By Shelby Leonard
In the corner office, on the highest floor of the Sheila and Walter Umphrey Law Center building, the man Baylor law students call “the Godfather” stands looking out his window.
The panoramic view is striking. He can see the campus, the Brazos River and, across the river, the foundation for what will be the new Baylor stadium. How did he get to this pinnacle?
As he gazes outward, his thoughts turn inward and he begins to share his journey.
The legacy built by Dr. David Guinn is a rich one, intertwined with the history of Guinn’s life and interwoven with Baylor’s culture, which has earned him the title “the Godfather” by his colleagues and students.
Guinn was born and raised in Cleburne, a small town just south of Fort Worth. His father was the high school principal and his mother was a “house maker.”
Guinn said everybody lived in a small town in the 1950s.
“We all got up and went to church on Sunday,” Guinn said. “We all played football. That was the big imperative, that you play football.”
Guinn has a bookshelf full of war books, and looking at them, he recalled all of his football coaches had been World War II heroes.
“I think back on that and on all the fine people I had in the public schools here,” Guinn said. “They helped us out, made us what we are today.”
Playing in Friday night football games earned Guinn a football scholarship to Baylor, where he studied political science and then law.
“I loved Dr. Miller’s course in constitutional law,” Guinn said. “You take it now, it’s Political Science 2302.”
He went home to tell his mother he had decided to major in history and political science, and she said, “Well, Sweet, I hope you’re going to law school, otherwise you’re going to be poor.”
At the end of his junior year, Guinn decided he would attend law school at Baylor.
Guinn said he chose to focus on constitutional law because of his love for political science. He said it was “very, very, demanding. We started with about 83 students, and we had, I think, 53 to graduate.”
As a young southern boy, fresh out of law school, Guinn thrust himself into the political firestorm of the civil rights movement. He said he saw the movement toward equality spread like wildfire.
The movement reached its peak in the 1960s when the Supreme Court passed the Civil Rights Act of 1964, the Voting Rights Act of 1965, the Immigration and Nationality Services Act of 1965 and the Fair Housing Act of 1968. Constitutional law practice became a growing interest across the United States.
Guinn said his most memorable case was his first redistricting case in 1978. Young Guinn and Michael Morrison, now professor of law at Baylor, assisted a prominent lawyer in defending the case.
“A gentleman, an African-American gentleman, in Freestone County sued Freestone County in the United States District Court in Austin because they had not redistricted in 50 years,” Guinn said. “It took us a year and a half to work it out. We have now been through four census cycles. So that was the most important case to me.”
Years of practicing law were all preparation for the years he would teach law. More than 47 years of lessons live in his memory. Guinn is in his 48th year of teaching courses at Baylor School of Law. He also served as faculty representative to the Southwest and the Big 12 athletic conferences from 1986-2001. Although Guinn has taught other courses, he is primarily known for his course in constitutional law.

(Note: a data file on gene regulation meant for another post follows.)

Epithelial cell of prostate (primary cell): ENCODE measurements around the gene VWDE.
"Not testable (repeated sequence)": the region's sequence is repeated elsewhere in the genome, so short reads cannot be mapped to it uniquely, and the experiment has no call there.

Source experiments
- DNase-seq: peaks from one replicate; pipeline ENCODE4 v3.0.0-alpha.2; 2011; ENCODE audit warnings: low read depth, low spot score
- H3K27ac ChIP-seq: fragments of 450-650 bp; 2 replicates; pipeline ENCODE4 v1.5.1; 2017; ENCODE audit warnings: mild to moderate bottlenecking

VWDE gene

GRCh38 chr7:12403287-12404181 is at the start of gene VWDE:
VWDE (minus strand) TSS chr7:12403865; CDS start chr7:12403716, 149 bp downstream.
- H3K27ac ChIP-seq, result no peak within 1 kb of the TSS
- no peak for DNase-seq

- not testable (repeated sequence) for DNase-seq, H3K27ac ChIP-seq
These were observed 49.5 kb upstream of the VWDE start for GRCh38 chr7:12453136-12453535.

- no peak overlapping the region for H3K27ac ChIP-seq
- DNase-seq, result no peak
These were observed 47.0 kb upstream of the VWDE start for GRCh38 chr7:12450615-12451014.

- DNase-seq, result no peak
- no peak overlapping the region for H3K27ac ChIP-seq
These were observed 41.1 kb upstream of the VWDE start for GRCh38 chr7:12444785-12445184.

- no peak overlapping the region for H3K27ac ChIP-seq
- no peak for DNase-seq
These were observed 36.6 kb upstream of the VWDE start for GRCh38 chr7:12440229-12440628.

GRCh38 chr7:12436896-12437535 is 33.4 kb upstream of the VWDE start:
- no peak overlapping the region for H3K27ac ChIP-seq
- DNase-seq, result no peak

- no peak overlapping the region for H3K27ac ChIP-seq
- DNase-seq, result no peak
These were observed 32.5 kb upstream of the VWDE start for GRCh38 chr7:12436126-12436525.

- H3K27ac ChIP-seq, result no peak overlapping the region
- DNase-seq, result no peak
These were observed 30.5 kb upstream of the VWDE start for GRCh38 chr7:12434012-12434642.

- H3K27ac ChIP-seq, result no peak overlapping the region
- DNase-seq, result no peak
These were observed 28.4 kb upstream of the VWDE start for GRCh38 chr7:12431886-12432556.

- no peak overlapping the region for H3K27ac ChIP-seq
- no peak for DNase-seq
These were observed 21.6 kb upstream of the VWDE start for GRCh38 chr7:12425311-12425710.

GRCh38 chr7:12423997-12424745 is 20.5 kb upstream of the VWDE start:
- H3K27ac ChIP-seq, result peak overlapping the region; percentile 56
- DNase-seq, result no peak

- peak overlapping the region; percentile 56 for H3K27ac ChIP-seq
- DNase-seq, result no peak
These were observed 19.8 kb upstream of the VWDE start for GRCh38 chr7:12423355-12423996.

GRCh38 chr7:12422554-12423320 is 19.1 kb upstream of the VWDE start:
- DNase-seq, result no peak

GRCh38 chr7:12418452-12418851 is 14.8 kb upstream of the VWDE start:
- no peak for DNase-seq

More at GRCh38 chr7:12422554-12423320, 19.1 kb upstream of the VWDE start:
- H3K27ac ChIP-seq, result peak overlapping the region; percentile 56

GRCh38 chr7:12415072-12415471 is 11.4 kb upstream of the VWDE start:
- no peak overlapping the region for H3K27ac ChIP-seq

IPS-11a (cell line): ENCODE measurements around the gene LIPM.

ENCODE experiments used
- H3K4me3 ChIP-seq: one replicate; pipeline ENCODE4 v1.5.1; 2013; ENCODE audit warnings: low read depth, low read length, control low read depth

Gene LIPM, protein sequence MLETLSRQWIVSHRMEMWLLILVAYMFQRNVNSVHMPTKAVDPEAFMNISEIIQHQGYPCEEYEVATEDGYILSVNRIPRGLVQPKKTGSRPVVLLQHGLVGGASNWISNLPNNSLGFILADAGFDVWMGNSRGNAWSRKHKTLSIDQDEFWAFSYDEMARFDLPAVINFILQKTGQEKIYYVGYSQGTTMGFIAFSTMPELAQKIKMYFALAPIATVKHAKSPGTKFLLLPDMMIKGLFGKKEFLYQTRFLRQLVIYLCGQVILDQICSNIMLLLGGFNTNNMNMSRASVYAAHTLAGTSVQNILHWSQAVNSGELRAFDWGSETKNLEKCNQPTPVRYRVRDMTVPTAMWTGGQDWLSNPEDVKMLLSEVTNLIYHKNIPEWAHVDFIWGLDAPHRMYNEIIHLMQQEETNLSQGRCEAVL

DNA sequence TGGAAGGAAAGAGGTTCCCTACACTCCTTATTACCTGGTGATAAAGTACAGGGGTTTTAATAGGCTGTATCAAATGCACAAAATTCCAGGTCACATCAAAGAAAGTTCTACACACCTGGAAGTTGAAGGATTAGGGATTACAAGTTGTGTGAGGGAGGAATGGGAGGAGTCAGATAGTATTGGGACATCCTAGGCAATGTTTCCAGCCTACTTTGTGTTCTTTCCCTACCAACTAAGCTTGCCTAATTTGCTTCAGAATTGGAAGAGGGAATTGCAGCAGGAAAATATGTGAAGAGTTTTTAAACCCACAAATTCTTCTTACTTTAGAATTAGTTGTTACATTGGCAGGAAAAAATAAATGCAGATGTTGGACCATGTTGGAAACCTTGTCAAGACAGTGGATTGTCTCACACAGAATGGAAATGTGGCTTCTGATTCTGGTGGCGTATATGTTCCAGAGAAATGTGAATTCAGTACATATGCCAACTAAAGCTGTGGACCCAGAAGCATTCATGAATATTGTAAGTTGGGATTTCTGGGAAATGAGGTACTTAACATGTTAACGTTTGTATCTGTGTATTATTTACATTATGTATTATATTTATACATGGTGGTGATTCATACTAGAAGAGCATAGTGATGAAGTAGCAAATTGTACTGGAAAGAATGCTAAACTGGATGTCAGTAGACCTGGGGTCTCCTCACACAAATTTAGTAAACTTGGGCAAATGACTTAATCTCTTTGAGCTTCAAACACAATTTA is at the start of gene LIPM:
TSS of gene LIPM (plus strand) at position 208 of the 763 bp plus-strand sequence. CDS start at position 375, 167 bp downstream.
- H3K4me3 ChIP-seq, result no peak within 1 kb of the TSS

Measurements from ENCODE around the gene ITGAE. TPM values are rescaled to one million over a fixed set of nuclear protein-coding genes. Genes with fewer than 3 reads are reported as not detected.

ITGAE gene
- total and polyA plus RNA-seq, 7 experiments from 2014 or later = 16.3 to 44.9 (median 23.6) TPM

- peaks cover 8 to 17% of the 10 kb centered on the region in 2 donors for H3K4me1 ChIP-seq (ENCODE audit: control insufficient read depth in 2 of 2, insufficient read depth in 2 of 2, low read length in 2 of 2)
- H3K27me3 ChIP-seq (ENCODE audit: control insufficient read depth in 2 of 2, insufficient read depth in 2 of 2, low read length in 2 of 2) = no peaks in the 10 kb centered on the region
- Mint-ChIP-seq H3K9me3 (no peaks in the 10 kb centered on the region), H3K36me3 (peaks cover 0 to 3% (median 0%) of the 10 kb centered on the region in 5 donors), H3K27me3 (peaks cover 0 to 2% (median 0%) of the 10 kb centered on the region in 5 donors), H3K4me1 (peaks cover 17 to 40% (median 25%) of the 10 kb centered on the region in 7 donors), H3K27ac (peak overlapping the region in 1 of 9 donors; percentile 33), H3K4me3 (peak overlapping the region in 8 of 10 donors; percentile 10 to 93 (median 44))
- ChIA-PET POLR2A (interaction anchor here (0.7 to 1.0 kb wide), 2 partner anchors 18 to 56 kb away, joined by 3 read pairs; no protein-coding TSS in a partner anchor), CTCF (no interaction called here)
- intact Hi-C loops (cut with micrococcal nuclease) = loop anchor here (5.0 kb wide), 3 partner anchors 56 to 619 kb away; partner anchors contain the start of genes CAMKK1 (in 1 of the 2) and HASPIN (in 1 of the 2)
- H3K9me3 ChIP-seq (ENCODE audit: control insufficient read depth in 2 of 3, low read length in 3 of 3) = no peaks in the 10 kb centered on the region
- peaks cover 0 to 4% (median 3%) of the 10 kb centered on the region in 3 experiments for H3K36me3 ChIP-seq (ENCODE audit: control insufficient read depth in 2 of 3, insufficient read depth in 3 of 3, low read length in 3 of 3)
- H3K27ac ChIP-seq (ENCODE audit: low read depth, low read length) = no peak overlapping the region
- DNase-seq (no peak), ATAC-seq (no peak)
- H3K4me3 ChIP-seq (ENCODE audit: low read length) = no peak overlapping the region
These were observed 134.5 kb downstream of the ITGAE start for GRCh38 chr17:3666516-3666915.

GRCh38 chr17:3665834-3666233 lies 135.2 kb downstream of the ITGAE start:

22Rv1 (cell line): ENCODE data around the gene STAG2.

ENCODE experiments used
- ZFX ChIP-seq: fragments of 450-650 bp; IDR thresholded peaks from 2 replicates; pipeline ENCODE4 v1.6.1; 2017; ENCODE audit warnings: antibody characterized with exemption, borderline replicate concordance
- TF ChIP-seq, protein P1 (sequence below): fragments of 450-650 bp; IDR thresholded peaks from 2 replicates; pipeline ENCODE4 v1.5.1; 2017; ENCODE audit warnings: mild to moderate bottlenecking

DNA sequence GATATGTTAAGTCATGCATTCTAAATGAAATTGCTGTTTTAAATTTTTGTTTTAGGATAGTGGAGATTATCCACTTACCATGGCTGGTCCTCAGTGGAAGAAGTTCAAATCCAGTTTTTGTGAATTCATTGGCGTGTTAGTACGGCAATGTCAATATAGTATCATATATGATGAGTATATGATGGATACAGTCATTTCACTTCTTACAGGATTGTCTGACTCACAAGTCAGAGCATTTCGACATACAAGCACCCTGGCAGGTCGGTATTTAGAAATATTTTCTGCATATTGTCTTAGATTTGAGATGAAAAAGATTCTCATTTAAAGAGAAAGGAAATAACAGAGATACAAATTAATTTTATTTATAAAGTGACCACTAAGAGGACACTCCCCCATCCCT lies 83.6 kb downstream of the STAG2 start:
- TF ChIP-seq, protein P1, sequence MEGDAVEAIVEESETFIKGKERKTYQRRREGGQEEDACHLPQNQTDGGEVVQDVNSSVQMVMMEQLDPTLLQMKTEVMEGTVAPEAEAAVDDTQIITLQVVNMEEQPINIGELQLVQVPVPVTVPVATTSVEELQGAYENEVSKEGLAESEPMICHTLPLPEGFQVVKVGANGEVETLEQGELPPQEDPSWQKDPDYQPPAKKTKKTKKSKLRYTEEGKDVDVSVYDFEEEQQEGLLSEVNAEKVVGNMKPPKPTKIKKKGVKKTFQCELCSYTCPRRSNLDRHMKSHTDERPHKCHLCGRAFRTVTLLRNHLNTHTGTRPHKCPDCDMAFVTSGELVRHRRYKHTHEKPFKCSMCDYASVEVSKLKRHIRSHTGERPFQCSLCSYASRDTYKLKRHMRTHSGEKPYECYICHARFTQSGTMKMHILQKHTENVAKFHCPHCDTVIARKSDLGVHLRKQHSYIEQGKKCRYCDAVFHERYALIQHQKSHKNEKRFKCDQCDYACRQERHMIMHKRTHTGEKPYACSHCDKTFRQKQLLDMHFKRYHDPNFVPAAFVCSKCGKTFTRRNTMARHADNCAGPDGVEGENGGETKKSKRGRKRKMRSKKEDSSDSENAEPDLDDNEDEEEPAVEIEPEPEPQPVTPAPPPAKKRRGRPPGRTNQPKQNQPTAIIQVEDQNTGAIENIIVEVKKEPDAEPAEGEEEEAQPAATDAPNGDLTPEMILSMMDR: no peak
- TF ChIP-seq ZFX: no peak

Professor Mike Rodgers, faculty athletic representative, is Guinn’s colleague and longtime friend. Rodgers said Guinn has taught someone everywhere.
“Because David has taught most of the Baylor lawyers that are still practicing law, we have a network that is unbelievable,” Rodgers said. “Everyone knows him and everyone respects him.”
Meredith Meyers, administrative associate of the law school dean’s office, said Guinn is a mentor to many of his former students.
“He is just that person that you want everyone to turn out to be,” Meyers said.
Meyers said Brad Toben, dean of Baylor Law School, said Guinn was his mentor. Leonard E. Davis, Chief Judge of the United States District Court for the Eastern District of Texas; Ed Kinkeade, United States District Judge; and Baylor Professor Louis Muldrow are just a few of the students taught by Guinn.
When Guinn reviewed his life’s achievements, he said it was easy to decide what he considers his greatest accomplishment.
“It would be the privilege of having taught thousands of young men and women in this law school, and then to see them go out and become fine lawyers, federal judges, state judges, superb prosecutors,” Guinn said.
Guinn makes it a priority to connect with every one of his students, said third-year law student, Collin Powell.
Powell said Guinn remembers his students long after they leave his classroom. When alumni come back to visit, Guinn does not only remember when they were in his class but what seat they sat in. He said Guinn has a way of teaching that is unique and memorable.
“Everyone in the last 50 years has had Professor Guinn for constitutional law,” Powell said. “He has made his mark on people. He has stamped his name on our constitutional law conscience as we go out and practice.”
Guinn is able to teach the law so well because he has experienced its evolution. He has been teaching long enough to see the law has changed in the past 50 years and he is probably able to predict it is going to change in the future, Powell said.
Guinn said he has enjoyed his years of teaching and he looks forward to continuing to teach for many years.
“I want to be like Oliver Wendell Holmes,” Guinn said. “I want to stay healthy and vigorous until I’m 90 years old. Holmes stayed on the United States Supreme Court until he was 90. And I want to stay healthy and whole, and I love my job, I love my students, my colleagues.”
When he sits in his black leather chair, leans back, and closes his eyes, the Godfather has a perfect view of the future.